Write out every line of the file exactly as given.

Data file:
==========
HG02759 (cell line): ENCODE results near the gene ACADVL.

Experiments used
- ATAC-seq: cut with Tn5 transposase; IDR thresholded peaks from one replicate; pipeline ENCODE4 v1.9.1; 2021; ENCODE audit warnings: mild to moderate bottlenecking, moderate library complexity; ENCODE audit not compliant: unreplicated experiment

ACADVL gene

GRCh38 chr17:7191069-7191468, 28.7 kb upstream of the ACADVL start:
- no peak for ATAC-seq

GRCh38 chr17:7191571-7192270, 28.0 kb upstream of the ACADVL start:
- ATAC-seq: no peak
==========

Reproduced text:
HG02759 (cell line): ENCODE results near the gene ACADVL.

Experiments used
- ATAC-seq: cut with Tn5 transposase; IDR thresholded peaks from one replicate; pipeline ENCODE4 v1.9.1; 2021; ENCODE audit warnings: mild to moderate bottlenecking, moderate library complexity; ENCODE audit not compliant: unreplicated experiment

ACADVL gene

GRCh38 chr17:7191069-7191468, 28.7 kb upstream of the ACADVL start:
- no peak for ATAC-seq

GRCh38 chr17:7191571-7192270, 28.0 kb upstream of the ACADVL start:
- ATAC-seq: no peak